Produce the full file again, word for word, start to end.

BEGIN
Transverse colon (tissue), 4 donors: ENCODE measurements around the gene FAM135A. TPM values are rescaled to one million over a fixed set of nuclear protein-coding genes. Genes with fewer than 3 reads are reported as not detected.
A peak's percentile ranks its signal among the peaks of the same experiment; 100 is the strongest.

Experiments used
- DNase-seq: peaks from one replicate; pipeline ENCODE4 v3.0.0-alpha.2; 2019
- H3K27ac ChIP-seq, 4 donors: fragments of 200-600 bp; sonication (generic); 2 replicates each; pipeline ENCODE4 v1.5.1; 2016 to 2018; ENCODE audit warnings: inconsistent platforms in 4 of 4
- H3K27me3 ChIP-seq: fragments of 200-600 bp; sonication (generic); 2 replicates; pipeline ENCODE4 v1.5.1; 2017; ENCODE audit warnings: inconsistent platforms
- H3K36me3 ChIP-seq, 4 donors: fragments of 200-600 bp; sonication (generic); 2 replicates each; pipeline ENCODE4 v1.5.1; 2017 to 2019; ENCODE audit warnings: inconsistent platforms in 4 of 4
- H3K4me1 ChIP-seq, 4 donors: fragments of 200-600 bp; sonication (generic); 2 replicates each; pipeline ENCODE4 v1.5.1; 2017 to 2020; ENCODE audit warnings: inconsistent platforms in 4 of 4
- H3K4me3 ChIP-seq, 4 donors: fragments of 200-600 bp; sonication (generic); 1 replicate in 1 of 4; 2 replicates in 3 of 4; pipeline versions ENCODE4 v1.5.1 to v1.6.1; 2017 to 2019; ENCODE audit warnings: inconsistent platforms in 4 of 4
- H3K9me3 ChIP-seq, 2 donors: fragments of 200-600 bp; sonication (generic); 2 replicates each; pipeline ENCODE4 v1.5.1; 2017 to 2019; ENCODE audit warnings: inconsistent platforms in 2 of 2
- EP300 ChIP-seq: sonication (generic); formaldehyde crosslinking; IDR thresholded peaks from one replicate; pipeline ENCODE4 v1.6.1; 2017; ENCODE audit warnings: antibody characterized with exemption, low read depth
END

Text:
Transverse colon (tissue), 4 donors: ENCODE measurements around the gene FAM135A. TPM values are rescaled to one million over a fixed set of nuclear protein-coding genes. Genes with fewer than 3 reads are reported as not detected.
A peak's percentile ranks its signal among the peaks of the same experiment; 100 is the strongest.

Experiments used
- DNase-seq: peaks from one replicate; pipeline ENCODE4 v3.0.0-alpha.2; 2019
- H3K27ac ChIP-seq, 4 donors: fragments of 200-600 bp; sonication (generic); 2 replicates each; pipeline ENCODE4 v1.5.1; 2016 to 2018; ENCODE audit warnings: inconsistent platforms in 4 of 4
- H3K27me3 ChIP-seq: fragments of 200-600 bp; sonication (generic); 2 replicates; pipeline ENCODE4 v1.5.1; 2017; ENCODE audit warnings: inconsistent platforms
- H3K36me3 ChIP-seq, 4 donors: fragments of 200-600 bp; sonication (generic); 2 replicates each; pipeline ENCODE4 v1.5.1; 2017 to 2019; ENCODE audit warnings: inconsistent platforms in 4 of 4
- H3K4me1 ChIP-seq, 4 donors: fragments of 200-600 bp; sonication (generic); 2 replicates each; pipeline ENCODE4 v1.5.1; 2017 to 2020; ENCODE audit warnings: inconsistent platforms in 4 of 4
- H3K4me3 ChIP-seq, 4 donors: fragments of 200-600 bp; sonication (generic); 1 replicate in 1 of 4; 2 replicates in 3 of 4; pipeline versions ENCODE4 v1.5.1 to v1.6.1; 2017 to 2019; ENCODE audit warnings: inconsistent platforms in 4 of 4
- H3K9me3 ChIP-seq, 2 donors: fragments of 200-600 bp; sonication (generic); 2 replicates each; pipeline ENCODE4 v1.5.1; 2017 to 2019; ENCODE audit warnings: inconsistent platforms in 2 of 2
- EP300 ChIP-seq: sonication (generic); formaldehyde crosslinking; IDR thresholded peaks from one replicate; pipeline ENCODE4 v1.6.1; 2017; ENCODE audit warnings: antibody characterized with exemption, low read depth